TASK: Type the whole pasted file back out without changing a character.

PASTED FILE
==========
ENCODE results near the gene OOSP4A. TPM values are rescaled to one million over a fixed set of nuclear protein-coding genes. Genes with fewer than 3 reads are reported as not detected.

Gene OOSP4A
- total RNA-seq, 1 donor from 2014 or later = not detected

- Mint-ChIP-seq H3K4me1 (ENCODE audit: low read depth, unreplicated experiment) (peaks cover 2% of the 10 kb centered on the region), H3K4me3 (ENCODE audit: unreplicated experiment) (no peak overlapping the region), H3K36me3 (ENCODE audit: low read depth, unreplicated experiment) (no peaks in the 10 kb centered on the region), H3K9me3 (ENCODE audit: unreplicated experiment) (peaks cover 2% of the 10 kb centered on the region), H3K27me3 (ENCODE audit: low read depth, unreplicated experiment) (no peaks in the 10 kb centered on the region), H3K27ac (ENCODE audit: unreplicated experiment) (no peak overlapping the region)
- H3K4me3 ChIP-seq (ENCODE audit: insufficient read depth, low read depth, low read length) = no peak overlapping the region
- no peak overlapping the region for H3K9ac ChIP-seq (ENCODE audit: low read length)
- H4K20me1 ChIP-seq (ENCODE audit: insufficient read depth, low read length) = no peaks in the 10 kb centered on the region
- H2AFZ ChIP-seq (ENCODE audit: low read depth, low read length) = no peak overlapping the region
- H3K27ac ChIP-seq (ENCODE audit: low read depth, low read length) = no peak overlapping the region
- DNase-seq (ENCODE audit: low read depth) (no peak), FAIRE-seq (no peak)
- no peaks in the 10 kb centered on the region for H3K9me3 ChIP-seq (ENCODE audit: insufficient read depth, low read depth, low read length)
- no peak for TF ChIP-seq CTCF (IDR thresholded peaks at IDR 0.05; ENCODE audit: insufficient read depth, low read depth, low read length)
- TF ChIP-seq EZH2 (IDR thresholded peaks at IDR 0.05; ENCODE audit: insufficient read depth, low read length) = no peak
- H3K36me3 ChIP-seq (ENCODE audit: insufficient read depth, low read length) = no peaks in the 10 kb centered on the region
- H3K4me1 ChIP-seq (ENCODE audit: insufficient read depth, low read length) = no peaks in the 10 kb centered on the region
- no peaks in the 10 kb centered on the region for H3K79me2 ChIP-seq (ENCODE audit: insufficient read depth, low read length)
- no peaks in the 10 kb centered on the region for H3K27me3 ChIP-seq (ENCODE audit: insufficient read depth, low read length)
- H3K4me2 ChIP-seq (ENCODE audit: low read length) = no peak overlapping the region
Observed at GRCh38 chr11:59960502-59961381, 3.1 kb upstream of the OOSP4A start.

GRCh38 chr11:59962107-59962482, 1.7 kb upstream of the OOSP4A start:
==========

ENCODE results near the gene OOSP4A. TPM values are rescaled to one million over a fixed set of nuclear protein-coding genes. Genes with fewer than 3 reads are reported as not detected.

Gene OOSP4A
- total RNA-seq, 1 donor from 2014 or later = not detected

- Mint-ChIP-seq H3K4me1 (ENCODE audit: low read depth, unreplicated experiment) (peaks cover 2% of the 10 kb centered on the region), H3K4me3 (ENCODE audit: unreplicated experiment) (no peak overlapping the region), H3K36me3 (ENCODE audit: low read depth, unreplicated experiment) (no peaks in the 10 kb centered on the region), H3K9me3 (ENCODE audit: unreplicated experiment) (peaks cover 2% of the 10 kb centered on the region), H3K27me3 (ENCODE audit: low read depth, unreplicated experiment) (no peaks in the 10 kb centered on the region), H3K27ac (ENCODE audit: unreplicated experiment) (no peak overlapping the region)
- H3K4me3 ChIP-seq (ENCODE audit: insufficient read depth, low read depth, low read length) = no peak overlapping the region
- no peak overlapping the region for H3K9ac ChIP-seq (ENCODE audit: low read length)
- H4K20me1 ChIP-seq (ENCODE audit: insufficient read depth, low read length) = no peaks in the 10 kb centered on the region
- H2AFZ ChIP-seq (ENCODE audit: low read depth, low read length) = no peak overlapping the region
- H3K27ac ChIP-seq (ENCODE audit: low read depth, low read length) = no peak overlapping the region
- DNase-seq (ENCODE audit: low read depth) (no peak), FAIRE-seq (no peak)
- no peaks in the 10 kb centered on the region for H3K9me3 ChIP-seq (ENCODE audit: insufficient read depth, low read depth, low read length)
- no peak for TF ChIP-seq CTCF (IDR thresholded peaks at IDR 0.05; ENCODE audit: insufficient read depth, low read depth, low read length)
- TF ChIP-seq EZH2 (IDR thresholded peaks at IDR 0.05; ENCODE audit: insufficient read depth, low read length) = no peak
- H3K36me3 ChIP-seq (ENCODE audit: insufficient read depth, low read length) = no peaks in the 10 kb centered on the region
- H3K4me1 ChIP-seq (ENCODE audit: insufficient read depth, low read length) = no peaks in the 10 kb centered on the region
- no peaks in the 10 kb centered on the region for H3K79me2 ChIP-seq (ENCODE audit: insufficient read depth, low read length)
- no peaks in the 10 kb centered on the region for H3K27me3 ChIP-seq (ENCODE audit: insufficient read depth, low read length)
- H3K4me2 ChIP-seq (ENCODE audit: low read length) = no peak overlapping the region
Observed at GRCh38 chr11:59960502-59961381, 3.1 kb upstream of the OOSP4A start.

GRCh38 chr11:59962107-59962482, 1.7 kb upstream of the OOSP4A start: